Geographically close to Reykjavík, yet far, far away in sentiment, West Iceland (known as Vesturland) is a splendid microcosm of what Iceland has to offer. Yet many tourists have missed the memo, and you’re likely to have remote parts of this wonderful region to yourself.
The long arm of Snæfellsnes Peninsula is a favourite for its glacier, Snæfellsjökull, and the area around its national park is tops for birding, whale watching, lava-field hikes and horse riding. Inland beyond Reykholt you'll encounter lava tubes and remote highland glaciers, including enormous Langjökull with its unusual ice cave. Icelanders honour West Iceland for its local sagas: two of the best known, Laxdæla Saga and Egil’s Saga, took place along the region’s brooding waters, marked today by haunting cairns and an exceptional museum in lively Borgarnes. West Iceland offers everything from windswept beaches to historic villages and awe-inspiring terrain in one neat little package.
These are our favorite local haunts, touristy spots, and hidden gems throughout West Iceland.
Snæfellsjökull National Park encompasses much of the western tip of Snæfellsnes Peninsula, and wraps around the rugged slopes of the glacier Snæfellsjökull, the icy fist at the end of the long Snæfellsnes arm. Around its flanks lie lava tubes, protected lava fields, which are home to native Icelandic fauna, and prime coastal bird- and whale-watching spots. The park is criss-crossed with hiking trails, and during proper weather it is possible to visit the glacier with a tour or guide.
Housed in an imaginatively restored warehouse by the harbour, the must-see Settlement Centre offers fascinating insights into the history of Icelandic settlement and the Saga era. The museum is divided into two exhibitions; each takes about 30 minutes to visit. The Settlement Exhibition covers the discovery and settlement of Iceland. Egil's Saga Exhibition recounts the amazing adventures of Egil Skallagrímsson (the man behind Egil’s Saga) and his family. A detailed multilingual audio guide is included.
Stykkishólmur’s jagged peninsula pushes north into stunning Breiðafjörður, a broad waterway separating the Snæfellsnes from the looming cliffs of the distant Westfjords. According to local legend, there are only two things in the world that cannot be counted: the stars in the night sky and the craggy islets in the bay. You can count on epic vistas and a menagerie of wild birds (puffins, eagles, guillemots). Boat trips, including whale watching and puffin viewing, are available from Stykkishólmur, Grundarfjörður and Ólafsvík.
On the southwest coast, Rte 572 leads off Rte 574 to wild black-sand beach Djúpalónssandur. It’s a dramatic place to walk, with rock formations (an elf church, and a kerling – a troll woman), two brackish pools (for which the beach was named) and the rock-arch Gatklettur. Some of the black sands are covered in pieces of rusted metal from the English trawler Eding, which was shipwrecked here in 1948. An asphalt car park and public toilets allow tour-bus access, and crowds.
It’s easy to see why Jules Verne selected Snæfell for his adventure Journey to the Centre of the Earth: the peak was torn apart when the volcano beneath it exploded and then collapsed back into its own magma chamber, forming a huge caldera. Among certain New Age groups, Snæfellsjökull is considered one of the world’s great ‘power centres’. Today the crater is filled with the ice cap (highest point 1446m) and is a popular summer destination.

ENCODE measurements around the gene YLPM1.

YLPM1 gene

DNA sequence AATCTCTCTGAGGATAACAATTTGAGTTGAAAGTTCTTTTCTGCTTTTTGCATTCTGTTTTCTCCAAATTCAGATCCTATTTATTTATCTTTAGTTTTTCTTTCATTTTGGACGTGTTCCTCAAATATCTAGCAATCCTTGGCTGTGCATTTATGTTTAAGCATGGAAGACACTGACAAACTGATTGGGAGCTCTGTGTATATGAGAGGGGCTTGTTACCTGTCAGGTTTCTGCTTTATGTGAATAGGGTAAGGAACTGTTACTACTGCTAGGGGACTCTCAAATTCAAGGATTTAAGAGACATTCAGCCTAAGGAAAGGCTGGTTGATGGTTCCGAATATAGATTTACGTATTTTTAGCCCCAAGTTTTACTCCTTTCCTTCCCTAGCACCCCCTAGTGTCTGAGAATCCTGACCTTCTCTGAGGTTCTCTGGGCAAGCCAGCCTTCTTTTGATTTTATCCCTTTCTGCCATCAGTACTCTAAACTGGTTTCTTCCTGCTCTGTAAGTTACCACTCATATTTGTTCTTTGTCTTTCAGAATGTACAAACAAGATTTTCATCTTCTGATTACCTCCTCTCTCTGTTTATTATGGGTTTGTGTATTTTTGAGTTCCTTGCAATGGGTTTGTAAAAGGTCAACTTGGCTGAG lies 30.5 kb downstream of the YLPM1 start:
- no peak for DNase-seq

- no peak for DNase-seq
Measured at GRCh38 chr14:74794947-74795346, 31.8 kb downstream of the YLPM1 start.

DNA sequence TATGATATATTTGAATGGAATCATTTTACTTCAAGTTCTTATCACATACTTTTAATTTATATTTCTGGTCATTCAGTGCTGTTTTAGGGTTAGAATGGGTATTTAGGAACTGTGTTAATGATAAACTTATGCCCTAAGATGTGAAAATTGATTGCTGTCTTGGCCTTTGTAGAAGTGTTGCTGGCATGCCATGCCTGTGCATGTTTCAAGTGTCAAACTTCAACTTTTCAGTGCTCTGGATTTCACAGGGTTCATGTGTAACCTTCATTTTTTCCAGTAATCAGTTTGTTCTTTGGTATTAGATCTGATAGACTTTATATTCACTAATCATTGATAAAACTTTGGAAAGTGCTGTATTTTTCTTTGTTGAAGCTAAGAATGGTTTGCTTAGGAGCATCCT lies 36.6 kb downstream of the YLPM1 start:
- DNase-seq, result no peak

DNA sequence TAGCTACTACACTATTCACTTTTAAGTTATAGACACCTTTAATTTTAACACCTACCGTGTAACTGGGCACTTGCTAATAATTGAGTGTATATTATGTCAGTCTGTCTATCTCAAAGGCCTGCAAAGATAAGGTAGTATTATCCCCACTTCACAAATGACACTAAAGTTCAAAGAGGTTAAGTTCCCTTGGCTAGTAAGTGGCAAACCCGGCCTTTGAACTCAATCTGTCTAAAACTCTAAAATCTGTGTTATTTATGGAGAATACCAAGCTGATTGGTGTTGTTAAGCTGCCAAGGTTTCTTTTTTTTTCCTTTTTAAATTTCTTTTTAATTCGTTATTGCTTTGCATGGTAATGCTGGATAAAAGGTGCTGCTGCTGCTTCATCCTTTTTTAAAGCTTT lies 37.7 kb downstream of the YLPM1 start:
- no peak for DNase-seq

When the peanut gallery starts moaning, ‘Are we there yet?’, you know it’s time to head to Erpsstaðir, the perfect place to stretch your legs. Like a mirage for sweet-toothed wanderers, this dairy farm on the gorgeous Rte 60 (between Búðardalur and the Ring Road; with high mountain valleys, streams and waterfalls) specialises in delicious homemade ice cream (400kr). You can tour the farm, greet the buxom bovines, chickens, rabbits and even guinea pigs, then gorge on a scoop.
This enormous (300m-long) human-made tunnel and series of caves head into Langjökull glacier at 1260m above sea level. The glistening, LED-lit tunnel and caves opened in 2015 and contain exhibitions, a cafe and even a small chapel for those who want to tie the knot inside a glacier. Tours leave from Húsafell (shuttle adult/child 2000kr/free) or the glacier edge (tour adult/child 19,500kr/free) in summer if you have a 4WD. Tours also leave from Reykjavík (29,900kr), and there are many combo tours (snowmobiling, helicopter).
At the head of Hvalfjörður, and up Botnsdalur valley, lies Glymur, Iceland’s highest waterfall (198m). From the trailhead, it’ll take a couple of hours to reach the cascade's viewpoints on rough, slippery trails. A log is placed to bridge the river only in summer. At the trailhead there's a good map with instructions. Reach the trailhead by following the turn-off on Rte 47 to Botnsdalur.
The Langjökull ice cap is the second largest glacier in Iceland, and the closest major glacier to Reykjavík. It's accessed from the 4WD Kaldidalur or Kjölur tracks, and its closest access village in West Iceland is Húsafell. Do not attempt to drive up onto the glacier yourself. Tours depart from Reykjavík or Húsafell: the Into the Glacier ice cave is a major tourist attraction, Mountaineers of Iceland offers snowmobiling, and Dog Sledding sometimes has summertime dog-sledding tours.